Learning and Evidence

Pact strives to use continual learning to improve global development programming, supported by action-oriented research, monitoring and evaluation.

Are we making the right choices to achieve the impact communities want? Is our programming effective? Are the voices of the people we serve guiding our efforts?  

These are just some of the critical questions that Pact asks every day as we implement evidence-based, data-driven development programming around the world. We answer them through our dedicated learning and evidence practice, which is built into all of our work to  maximize our impact and ensure our accountability to those we serve. We strive to use continual learning to improve global development programming, supported by action-oriented research, monitoring and evaluation.  

OUR APPROACH
Pact’s learning and evidence practice uses diverse methods – from complexity-responsive to advanced quantitative – for applied learning and adaptive management, within individual programs and across our impact areas. We believe it is our ethical obligation to use evidence, contribute to the larger evidence base and engage those we serve in decisions around the collection and use of evidence, and we believe this is fundamental to our vision for thriving, resilient and engaged communities leading their own development. 

Pact’s learning and evidence practice is driven by three principles: quality, accountability and engagement. 

Quality: Diverse and Rigorous Methods
Pact works to ensure that our evidence base – for program design, adaptive management, learning and evaluation – is built on fit-for-purpose designs that maximize rigor. Our methods range from rapid assessments and light-touch feedback loops that provide regular information for programming adaptation, to quasi-experimental and complexity-responsive qualitative designs that assess our contributions and test alternative approaches. All of our methods are selected based on community needs to ensure that those we serve are benefiting throughout.  

 Examples of our quality methods: 

  • In Ukraine, we used propensity score matching to assess the extent to which Pact’s program participants achieved higher civic engagement as a result of participating in our program as compared to the general population, which helped us determine whether the program designed for that context was achieving its intended goals.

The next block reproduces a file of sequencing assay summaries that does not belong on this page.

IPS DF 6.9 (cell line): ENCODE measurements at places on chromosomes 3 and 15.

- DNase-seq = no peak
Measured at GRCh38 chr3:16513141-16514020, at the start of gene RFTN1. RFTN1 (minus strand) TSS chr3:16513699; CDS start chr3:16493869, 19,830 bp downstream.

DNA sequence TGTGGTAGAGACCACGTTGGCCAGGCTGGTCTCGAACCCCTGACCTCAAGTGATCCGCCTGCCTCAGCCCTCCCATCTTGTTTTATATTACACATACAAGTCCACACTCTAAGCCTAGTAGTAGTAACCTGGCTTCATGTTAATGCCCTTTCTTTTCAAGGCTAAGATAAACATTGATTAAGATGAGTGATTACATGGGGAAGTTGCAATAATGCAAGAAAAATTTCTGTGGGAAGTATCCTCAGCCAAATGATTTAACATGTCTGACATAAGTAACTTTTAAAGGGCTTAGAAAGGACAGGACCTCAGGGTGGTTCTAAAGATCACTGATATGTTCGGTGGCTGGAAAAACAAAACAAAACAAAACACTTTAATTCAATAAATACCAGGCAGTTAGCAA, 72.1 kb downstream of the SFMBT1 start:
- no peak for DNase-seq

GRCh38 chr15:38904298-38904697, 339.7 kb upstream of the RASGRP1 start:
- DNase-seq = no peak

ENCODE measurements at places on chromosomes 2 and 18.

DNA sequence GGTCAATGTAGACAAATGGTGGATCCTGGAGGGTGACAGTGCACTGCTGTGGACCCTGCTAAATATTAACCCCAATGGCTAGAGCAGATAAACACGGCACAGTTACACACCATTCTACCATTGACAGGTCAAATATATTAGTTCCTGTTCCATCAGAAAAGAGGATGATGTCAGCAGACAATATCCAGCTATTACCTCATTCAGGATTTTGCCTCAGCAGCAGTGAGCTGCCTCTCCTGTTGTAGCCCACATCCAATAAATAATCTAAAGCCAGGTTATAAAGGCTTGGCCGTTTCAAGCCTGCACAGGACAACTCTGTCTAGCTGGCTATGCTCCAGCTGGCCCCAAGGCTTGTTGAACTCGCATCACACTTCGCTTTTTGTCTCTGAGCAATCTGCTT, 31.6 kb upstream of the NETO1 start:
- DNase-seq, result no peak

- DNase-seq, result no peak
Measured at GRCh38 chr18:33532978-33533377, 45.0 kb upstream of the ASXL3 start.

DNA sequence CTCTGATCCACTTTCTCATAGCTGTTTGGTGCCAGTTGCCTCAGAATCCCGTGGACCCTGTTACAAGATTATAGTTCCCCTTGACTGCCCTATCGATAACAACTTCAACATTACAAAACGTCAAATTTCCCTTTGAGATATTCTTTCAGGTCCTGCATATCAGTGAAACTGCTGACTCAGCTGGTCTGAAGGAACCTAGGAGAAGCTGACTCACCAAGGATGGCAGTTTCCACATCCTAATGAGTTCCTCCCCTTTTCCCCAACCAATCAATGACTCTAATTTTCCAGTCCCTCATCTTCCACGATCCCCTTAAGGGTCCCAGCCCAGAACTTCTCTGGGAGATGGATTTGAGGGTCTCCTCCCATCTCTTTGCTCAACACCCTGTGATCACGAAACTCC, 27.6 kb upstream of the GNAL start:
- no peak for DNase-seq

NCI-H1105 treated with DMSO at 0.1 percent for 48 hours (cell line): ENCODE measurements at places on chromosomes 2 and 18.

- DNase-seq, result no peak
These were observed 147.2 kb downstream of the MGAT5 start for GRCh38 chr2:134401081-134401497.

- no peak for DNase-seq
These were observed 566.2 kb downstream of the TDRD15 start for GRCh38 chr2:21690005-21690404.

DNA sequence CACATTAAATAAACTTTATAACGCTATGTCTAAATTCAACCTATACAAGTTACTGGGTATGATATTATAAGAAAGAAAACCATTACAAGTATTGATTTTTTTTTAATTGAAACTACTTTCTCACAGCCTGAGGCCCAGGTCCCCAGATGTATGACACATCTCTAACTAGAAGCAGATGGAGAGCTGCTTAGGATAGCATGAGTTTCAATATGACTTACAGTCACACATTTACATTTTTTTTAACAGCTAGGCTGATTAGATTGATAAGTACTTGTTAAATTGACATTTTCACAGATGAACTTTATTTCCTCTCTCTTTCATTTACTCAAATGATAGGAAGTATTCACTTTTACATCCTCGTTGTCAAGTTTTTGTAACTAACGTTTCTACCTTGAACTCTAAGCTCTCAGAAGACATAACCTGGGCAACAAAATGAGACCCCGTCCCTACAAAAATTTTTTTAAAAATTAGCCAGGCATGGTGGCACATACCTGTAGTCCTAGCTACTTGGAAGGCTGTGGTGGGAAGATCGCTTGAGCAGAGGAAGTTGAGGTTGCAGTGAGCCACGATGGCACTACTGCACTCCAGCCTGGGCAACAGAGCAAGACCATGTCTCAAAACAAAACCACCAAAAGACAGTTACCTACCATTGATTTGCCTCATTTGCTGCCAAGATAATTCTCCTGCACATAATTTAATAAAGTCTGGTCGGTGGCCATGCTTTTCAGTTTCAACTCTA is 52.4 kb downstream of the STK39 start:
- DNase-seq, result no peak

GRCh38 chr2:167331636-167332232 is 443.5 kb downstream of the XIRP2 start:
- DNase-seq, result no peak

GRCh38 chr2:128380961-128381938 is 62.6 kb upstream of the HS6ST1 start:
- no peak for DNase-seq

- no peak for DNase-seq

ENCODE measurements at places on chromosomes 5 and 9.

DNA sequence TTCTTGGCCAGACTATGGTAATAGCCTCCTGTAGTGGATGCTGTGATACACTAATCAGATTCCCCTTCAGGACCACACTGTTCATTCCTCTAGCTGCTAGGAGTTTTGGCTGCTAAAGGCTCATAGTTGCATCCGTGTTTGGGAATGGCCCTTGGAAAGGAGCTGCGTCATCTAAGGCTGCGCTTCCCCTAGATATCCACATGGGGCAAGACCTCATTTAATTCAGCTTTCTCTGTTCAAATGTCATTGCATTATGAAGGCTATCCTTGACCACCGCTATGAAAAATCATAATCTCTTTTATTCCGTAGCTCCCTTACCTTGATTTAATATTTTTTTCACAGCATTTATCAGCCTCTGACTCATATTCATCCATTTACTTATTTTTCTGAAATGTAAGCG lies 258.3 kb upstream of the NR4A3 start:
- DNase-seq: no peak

• In a multi-country project in Southeast Asia, we used Process Tracing to understand whether our theory of change had greater inferential weight than plausible alternative change pathways, which supported our strategic approach for a complex goal.  
  • With indigenous organizations in a regional project in Latin America, we used Outcome Harvesting to discover and substantiate unanticipated outcomes, which helped determine which program activities yielded the greatest impact and which needed adjustment. As a result, the project was able to better reach targeted populations.  
  • In Cambodia and Colombia, we used survey research and secondary data to measure complex, multivariate governance outcomes, organized analytically in indices, to support mid-program adaptation and outcomes measurement.  

Underscoring all of Pact’s evidentiary work is our commitment to making sustainable, systematic change. All of Pact’s programs undergo an annual assessment, Pact’s Quality Standards, which examines monitoring, evaluation and learning systems across five domains: (1) M&E Planning, Design and Data Collection, (2) Data Management, Security and Accessibility, (3) Data Verification, Analysis and Usage, (4) M&E Capacity and Ethics, and (5) Learning. The Standards also include subdomains related to participatory and empowering MEL processes. Results are used to support programs to strengthen their MEL systems to better leverage successes and learn from failures. Pact has been assessing and improving internal systems using this methodology for more than 10 years.  

Accountability: Evidence-Based Solutions